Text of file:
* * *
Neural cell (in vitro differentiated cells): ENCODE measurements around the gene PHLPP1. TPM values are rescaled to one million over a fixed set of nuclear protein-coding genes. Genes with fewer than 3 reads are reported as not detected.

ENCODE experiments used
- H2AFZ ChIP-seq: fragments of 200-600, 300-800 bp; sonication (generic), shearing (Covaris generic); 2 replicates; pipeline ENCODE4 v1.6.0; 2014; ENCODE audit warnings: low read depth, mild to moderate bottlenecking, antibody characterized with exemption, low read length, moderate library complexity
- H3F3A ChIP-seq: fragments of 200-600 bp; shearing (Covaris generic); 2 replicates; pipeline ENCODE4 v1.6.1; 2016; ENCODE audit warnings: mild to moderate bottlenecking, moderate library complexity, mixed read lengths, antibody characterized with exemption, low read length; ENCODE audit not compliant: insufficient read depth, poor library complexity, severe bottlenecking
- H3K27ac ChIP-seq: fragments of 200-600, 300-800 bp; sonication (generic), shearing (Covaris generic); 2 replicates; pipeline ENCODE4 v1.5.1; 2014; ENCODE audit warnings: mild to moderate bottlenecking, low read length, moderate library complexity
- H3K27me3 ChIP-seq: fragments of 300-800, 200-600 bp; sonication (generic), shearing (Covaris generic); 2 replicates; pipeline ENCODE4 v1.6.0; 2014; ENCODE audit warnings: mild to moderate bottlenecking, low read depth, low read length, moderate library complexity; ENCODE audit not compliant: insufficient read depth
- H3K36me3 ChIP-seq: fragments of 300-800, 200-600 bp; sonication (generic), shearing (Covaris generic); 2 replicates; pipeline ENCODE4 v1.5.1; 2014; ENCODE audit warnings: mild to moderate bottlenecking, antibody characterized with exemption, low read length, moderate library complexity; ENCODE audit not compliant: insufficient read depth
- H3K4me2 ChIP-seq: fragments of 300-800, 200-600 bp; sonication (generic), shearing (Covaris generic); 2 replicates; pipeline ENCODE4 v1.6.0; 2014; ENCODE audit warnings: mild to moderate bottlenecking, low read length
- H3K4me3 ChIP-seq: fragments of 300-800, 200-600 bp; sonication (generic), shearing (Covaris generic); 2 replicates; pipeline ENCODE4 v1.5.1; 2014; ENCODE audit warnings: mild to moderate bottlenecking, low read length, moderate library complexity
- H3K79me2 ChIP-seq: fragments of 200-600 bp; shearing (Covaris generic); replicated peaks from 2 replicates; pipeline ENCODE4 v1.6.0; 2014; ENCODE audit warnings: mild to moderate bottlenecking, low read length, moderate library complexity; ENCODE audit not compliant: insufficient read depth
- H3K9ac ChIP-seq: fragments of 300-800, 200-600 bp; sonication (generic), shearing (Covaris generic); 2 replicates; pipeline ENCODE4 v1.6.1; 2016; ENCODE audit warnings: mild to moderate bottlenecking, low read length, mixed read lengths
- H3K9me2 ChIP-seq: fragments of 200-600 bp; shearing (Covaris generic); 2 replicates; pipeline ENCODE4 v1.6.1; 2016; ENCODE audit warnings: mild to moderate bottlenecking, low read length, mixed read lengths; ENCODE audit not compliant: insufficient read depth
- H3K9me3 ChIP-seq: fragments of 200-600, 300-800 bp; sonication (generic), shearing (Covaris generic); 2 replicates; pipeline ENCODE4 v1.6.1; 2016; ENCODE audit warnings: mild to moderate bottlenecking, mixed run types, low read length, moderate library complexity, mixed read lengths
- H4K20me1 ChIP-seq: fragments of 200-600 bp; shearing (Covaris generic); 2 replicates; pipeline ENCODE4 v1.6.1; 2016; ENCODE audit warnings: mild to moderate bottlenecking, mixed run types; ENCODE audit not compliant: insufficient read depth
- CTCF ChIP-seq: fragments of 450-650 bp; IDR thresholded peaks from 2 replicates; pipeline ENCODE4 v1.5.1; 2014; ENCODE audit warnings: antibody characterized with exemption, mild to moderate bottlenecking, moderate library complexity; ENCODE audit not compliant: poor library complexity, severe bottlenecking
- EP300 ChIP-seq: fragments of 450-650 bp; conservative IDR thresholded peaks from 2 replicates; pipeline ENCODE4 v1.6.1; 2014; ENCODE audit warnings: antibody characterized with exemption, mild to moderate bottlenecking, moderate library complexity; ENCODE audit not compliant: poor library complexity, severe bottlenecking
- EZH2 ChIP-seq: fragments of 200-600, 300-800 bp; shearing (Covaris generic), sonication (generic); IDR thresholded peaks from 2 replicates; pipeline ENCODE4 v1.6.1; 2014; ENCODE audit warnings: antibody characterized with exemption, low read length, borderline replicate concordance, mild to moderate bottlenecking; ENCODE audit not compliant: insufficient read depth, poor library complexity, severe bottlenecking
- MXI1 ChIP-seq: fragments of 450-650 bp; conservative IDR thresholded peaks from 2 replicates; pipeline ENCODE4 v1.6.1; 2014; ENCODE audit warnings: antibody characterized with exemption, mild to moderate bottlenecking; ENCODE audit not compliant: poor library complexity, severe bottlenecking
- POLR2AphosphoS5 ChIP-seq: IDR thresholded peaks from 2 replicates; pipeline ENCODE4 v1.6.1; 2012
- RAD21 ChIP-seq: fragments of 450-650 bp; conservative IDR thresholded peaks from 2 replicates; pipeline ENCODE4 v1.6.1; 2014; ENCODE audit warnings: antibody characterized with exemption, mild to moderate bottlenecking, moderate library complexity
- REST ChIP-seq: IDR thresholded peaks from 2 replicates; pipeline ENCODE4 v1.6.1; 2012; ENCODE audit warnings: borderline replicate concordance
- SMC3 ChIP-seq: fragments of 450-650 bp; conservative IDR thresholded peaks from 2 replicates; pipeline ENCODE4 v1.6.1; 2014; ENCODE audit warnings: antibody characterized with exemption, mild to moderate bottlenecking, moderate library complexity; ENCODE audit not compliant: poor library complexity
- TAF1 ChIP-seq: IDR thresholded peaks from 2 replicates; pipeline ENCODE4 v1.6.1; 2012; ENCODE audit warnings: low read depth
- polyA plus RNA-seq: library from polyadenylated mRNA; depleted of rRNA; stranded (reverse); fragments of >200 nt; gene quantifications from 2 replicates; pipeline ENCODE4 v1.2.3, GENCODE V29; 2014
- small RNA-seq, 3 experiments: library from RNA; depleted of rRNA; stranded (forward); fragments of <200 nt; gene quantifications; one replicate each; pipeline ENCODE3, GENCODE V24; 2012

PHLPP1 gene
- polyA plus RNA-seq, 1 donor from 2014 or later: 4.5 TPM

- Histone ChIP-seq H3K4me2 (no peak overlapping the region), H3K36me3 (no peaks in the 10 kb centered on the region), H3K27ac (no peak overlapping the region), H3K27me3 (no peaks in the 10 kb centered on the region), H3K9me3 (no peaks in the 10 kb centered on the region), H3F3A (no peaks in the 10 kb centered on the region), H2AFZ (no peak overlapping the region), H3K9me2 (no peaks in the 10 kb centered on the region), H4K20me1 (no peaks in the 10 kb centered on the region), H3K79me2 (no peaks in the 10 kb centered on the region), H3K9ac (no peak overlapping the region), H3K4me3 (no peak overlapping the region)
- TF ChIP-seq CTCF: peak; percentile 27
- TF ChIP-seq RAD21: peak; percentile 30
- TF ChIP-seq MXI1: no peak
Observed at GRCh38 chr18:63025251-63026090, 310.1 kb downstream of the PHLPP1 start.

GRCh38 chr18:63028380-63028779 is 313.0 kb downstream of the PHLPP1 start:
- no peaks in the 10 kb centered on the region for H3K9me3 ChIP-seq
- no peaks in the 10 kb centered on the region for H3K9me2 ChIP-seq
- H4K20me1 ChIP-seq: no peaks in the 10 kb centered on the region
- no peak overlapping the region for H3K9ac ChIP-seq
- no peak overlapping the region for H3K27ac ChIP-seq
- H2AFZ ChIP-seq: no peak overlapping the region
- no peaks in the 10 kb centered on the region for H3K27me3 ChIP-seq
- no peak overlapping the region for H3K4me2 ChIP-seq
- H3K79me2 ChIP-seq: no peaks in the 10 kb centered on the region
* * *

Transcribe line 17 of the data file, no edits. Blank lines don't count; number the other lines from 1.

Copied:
- EZH2 ChIP-seq: fragments of 200-600, 300-800 bp; shearing (Covaris generic), sonication (generic); IDR thresholded peaks from 2 replicates; pipeline ENCODE4 v1.6.1; 2014; ENCODE audit warnings: antibody characterized with exemption, low read length, borderline replicate concordance, mild to moderate bottlenecking; ENCODE audit not compliant: insufficient read depth, poor library complexity, severe bottlenecking